PRIVATE FOR-HIRE TRANSPORTATION
BOARD OF REVIEW
Minutes for March 28, 2012
Call to Order: Approximately 1:35pm
Present: Veronica Rinard, Jon Putman, Ryan Hashagan, John Case, Kirk Foster, Tesfaye Aleme, Red Diamond, Muzafar Rasheed, Ramon Corona, Gail Bauhs, Tony Tabrizi, Al Ochosa, Kathleen Butler, Frank Dufay, Lauren Wolfe, Ken McGair, and Patrick Kramer.
Absent: Michael Huggins
Others/Audience: The list of other attendees is available from the Revenue Bureau.
Motion to add Approval of Minutes to the Agenda: UNKNOWN
Seconded by: Putman
2. Approval of Minutes from February 22, 2012 Board Meeting
Motion to approve minutes with suggested revisions: Bauhs
Seconded by: Aleme
3. Proposed Code Revision: Increase of Fines for Safety Related Code Violations
The proposed code revisions that will be discussed today will raise penalty amounts for all safety and potentially safety related violations of City Code. In addition, it would make operating an unpermitted for-hire transportation vehicle in Portland a criminal offense punishable by arrest and impoundment of the vehicle being used. Butler then read the proposed code revision. We have increased our enforcement efforts issuing an increased amount of civil penalties for code violations; have increased the time we spend in enforcement after hours and have a plan in place to hire someone who can consistently work enforcement after hours. We’ve been arguing for a long time that a key enforcement tool is having the authority to tow illegally operating vehicles. In working with the City Attorney’s Office to obtain this authority we found that there were legal issues in impounding a vehicle without a criminal violation occurring. There are many other cities that tow unpermitted vehicles. These cities have made it a criminal offense in order to have that authority. We are of the opinion that the potential safety risks warrant the police to be able to take immediate action against unpermitted operators. We’ve also raised the civil penalties that are potentially or directly related to public safety.It is time to take the next step in enforcement and that is to make it a criminal offense.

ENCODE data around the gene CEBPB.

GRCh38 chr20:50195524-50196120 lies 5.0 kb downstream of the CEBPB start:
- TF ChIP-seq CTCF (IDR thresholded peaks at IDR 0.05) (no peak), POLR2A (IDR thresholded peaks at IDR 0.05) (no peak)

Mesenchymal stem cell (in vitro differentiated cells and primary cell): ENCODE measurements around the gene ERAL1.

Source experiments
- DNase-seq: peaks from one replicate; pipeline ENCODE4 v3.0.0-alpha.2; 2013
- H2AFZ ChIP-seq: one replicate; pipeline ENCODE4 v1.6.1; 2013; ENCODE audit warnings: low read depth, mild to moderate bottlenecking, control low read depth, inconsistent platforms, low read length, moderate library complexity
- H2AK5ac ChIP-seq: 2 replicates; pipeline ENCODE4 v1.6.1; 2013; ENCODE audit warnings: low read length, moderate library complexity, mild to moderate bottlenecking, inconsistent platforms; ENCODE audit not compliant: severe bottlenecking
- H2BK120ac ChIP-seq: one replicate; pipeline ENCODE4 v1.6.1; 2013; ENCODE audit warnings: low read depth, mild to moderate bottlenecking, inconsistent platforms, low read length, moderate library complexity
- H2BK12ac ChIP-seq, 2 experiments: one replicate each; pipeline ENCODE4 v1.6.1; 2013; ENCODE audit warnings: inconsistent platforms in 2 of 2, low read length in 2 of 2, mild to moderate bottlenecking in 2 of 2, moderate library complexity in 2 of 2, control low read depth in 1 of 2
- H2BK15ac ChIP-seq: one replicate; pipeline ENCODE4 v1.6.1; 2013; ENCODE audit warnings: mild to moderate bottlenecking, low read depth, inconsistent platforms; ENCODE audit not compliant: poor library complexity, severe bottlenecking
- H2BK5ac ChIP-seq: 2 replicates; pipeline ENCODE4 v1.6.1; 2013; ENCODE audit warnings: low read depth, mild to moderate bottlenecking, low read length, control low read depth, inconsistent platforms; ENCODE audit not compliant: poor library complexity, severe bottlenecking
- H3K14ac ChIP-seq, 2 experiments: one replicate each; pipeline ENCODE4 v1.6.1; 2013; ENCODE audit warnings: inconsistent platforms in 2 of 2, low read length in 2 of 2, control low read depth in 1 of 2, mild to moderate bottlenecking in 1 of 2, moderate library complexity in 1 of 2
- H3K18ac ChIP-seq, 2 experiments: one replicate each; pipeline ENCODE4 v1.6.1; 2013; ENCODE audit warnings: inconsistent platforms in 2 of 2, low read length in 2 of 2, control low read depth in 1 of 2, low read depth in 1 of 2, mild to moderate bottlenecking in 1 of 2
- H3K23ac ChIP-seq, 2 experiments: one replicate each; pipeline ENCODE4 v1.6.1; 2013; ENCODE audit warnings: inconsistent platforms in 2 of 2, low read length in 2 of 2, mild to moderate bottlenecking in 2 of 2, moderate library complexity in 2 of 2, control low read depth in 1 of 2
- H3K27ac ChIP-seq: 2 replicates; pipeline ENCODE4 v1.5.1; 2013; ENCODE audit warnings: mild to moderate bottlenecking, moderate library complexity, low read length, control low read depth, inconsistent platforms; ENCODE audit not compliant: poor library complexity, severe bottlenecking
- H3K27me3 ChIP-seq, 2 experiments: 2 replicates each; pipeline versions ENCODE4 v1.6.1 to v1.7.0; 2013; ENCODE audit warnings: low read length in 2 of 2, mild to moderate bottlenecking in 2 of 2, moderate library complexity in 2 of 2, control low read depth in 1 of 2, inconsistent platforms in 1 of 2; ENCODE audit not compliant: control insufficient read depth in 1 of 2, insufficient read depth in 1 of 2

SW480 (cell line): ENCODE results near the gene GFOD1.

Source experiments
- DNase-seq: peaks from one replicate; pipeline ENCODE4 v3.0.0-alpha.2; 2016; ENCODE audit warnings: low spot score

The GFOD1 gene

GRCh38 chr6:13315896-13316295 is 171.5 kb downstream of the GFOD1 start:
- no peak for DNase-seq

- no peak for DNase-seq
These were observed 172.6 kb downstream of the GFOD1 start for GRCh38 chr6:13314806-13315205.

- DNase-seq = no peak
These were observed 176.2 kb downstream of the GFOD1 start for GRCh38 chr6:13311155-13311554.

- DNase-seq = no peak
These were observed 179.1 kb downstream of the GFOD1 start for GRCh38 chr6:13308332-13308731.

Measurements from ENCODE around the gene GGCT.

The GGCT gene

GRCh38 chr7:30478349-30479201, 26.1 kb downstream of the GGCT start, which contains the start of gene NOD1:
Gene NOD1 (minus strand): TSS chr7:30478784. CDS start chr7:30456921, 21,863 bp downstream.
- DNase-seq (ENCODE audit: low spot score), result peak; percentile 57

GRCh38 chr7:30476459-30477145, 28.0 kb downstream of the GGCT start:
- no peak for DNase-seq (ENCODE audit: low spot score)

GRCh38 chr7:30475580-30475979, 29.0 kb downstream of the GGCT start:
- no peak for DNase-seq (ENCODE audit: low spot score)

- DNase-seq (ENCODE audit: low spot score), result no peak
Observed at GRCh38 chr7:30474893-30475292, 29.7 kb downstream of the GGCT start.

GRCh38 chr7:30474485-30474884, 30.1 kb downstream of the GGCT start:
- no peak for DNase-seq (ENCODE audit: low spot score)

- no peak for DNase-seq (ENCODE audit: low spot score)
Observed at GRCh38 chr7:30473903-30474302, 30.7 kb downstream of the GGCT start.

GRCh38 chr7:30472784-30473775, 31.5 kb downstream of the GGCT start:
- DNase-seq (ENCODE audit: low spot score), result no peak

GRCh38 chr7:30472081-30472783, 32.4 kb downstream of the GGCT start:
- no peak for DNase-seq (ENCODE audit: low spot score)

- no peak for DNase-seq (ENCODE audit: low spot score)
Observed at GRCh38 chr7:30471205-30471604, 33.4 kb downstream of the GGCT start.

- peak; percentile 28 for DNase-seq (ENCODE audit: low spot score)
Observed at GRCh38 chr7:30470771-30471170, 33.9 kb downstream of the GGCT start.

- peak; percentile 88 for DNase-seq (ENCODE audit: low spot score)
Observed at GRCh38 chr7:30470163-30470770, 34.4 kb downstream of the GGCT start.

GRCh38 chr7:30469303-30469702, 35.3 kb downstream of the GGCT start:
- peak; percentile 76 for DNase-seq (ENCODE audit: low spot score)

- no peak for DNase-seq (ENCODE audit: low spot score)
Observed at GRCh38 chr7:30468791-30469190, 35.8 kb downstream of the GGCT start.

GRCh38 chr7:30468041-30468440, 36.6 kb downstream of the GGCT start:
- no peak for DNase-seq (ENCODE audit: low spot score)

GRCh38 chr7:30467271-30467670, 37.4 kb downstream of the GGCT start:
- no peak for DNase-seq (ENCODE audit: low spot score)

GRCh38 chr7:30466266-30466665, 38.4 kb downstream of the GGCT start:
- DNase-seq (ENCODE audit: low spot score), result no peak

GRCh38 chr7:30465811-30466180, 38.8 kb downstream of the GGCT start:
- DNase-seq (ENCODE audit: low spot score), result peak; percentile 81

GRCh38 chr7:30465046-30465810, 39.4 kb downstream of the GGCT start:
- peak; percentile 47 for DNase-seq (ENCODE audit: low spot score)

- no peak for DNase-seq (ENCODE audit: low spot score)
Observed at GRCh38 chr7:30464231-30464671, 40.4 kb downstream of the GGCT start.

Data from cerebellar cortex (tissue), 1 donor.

Board Member Discussion for this agenda item
Ochosa: Appreciate the Revenue Bureau bringing this forward in the interest of public safety.
Bauhs: Possible out of area exemption discussed previously discussed, concern that if these exemptions not in the code yet, it would criminalize activities of out of area providers, potentially bringing criminal charges against these providers. Bauhs is referring to providers who meet all State of Oregon regulations who occasionally take passengers from rural or out of area towns into Portland medical facilities for treatments and back. Butler replied that no one is currently being issued penalties for this activity and she does not anticipate these code revisions to affect these providers.
Butler hears the concern but replies that we are clear on the exemptions, know who they are. Butler did try to add some items to these revisions but from internal discussions it was determined that the best course of action is to specifically address this issue and move the other code revision forward after.
Bauhs said that she met with the providers today and they were concerned that even though your intention would be to exclude them that it is in the books and they still potentially could be arrested.
Butler stated that while she appreciates their concern, it currently is not a criminal offense to violate City Code. The proposed code revisions would simply make it a type of criminal offense that would enable the vehicle to also be impounded and the offender to be arrested. The activity they are currently doing without hesitation is a criminal offense now. Would it be helpful if we put forward a written policy or Administrative Rule to address their concerns?